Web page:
Pitcher Taylor Williams, who played with Arcia last season at Brevard County, agrees with McFarland. “A guy like Orlando Arcia, he’s one of the best talents in minor league baseball” said Williams. “Being a 19 year old last year, and being able to do the things that he did. He’s fun to have behind you and obviously he’s an extremely talented defensive and offensive guy. He’s just a special, special person to be around. He’s got the personality, everything you would expect from a big league guy. Obviously his brother is a big leaguer so he’s been able to walk in those footsteps a little bit but he’s just an exceptional personality.”
As Williams points out, Arcia’s older brother Oswaldo has already shown the path to the big leagues for Orlando. An outfielder for the Minnesota Twins, Oswaldo Arcia also rose quickly through the minor leagues, making his major league debut in 2013 at the age of 21. Last season he appeared in 103 games for the Twins, where he belted 20 home runs as Minnesota’s regular right fielder.
Orlando is well on his way to following his brother to “The Show” and his high-energy, fun-loving style plays a big role in helping him deal with the long baseball season and stay focused and ready to take the field day in and day out.
“He brings energy to the field that’s hard to find in a teammate, and he makes the games a lot more fun for his teammates” said Williams. “He makes you want to go out there and play.”
“Off the field Arcia is one of the funniest guys” added McFarland. “Even on the field at times, you’ll see him laughing and smiling mid-game. Even so, he has that internal switch where you know its game time and he gets right to business and gets the job done, you see the passion the way he plays and how much he wants to beat his competition.”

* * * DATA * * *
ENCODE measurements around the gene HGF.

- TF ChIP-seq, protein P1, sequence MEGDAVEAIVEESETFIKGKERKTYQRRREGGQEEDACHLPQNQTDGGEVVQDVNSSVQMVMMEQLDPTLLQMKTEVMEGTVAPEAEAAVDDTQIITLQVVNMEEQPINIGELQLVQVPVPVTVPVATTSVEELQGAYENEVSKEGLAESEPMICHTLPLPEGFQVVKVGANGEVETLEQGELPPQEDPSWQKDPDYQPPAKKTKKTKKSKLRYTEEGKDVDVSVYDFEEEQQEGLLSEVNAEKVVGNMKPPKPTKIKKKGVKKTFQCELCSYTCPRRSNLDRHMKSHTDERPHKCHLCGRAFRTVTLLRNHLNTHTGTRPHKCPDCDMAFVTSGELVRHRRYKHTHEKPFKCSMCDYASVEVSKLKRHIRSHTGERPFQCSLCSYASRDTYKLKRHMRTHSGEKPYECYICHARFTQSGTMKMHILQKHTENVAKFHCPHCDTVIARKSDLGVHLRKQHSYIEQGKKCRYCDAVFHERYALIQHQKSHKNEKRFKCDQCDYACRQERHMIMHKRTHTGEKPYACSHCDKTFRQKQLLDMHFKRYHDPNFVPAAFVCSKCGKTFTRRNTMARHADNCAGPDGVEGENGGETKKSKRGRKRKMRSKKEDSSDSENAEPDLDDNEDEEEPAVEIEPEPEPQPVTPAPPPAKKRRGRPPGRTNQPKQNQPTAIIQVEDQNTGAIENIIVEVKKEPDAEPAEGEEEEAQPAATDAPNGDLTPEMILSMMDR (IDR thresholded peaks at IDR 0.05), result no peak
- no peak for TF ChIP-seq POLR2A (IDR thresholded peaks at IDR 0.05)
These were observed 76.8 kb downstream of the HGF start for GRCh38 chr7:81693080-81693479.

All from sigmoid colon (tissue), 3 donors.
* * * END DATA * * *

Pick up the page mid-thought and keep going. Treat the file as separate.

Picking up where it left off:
Arcia loves the game, and loves to compete. So much so, that after a long regular season in Brevard County, a playoff stint with Huntsville and a spot on the Brewers advanced instructional league squad, he opted to return to his native Venezuela to play winter ball. In 60 games there, Arcia hit .260 with seven home runs, showing even more development at the plate and increased power to boot.
The $95,000 Milwaukee gave Arcia to sign in 2010 looks like a bargain in hindsight, as he enters the 2015 season ranked among the top prospects in baseball, Baseball America (#94), MLB Pipeline (#88) and Baseball Prospectus (#93) all had him on their preseason list of top 100 prospects in the game.
After getting a brief taste of Double-A in the playoffs last season, Arcia is almost a lock to begin 2015 with the Biloxi Shuckers. The jump from Single-A to Double-A is perhaps the toughest for a player to make, but despite the fact that Arcia won’t turn 21 until August, he’s exceeded expectations throughout his young career and seems very well equipped to handle the transition as he makes his way towards Milwaukee.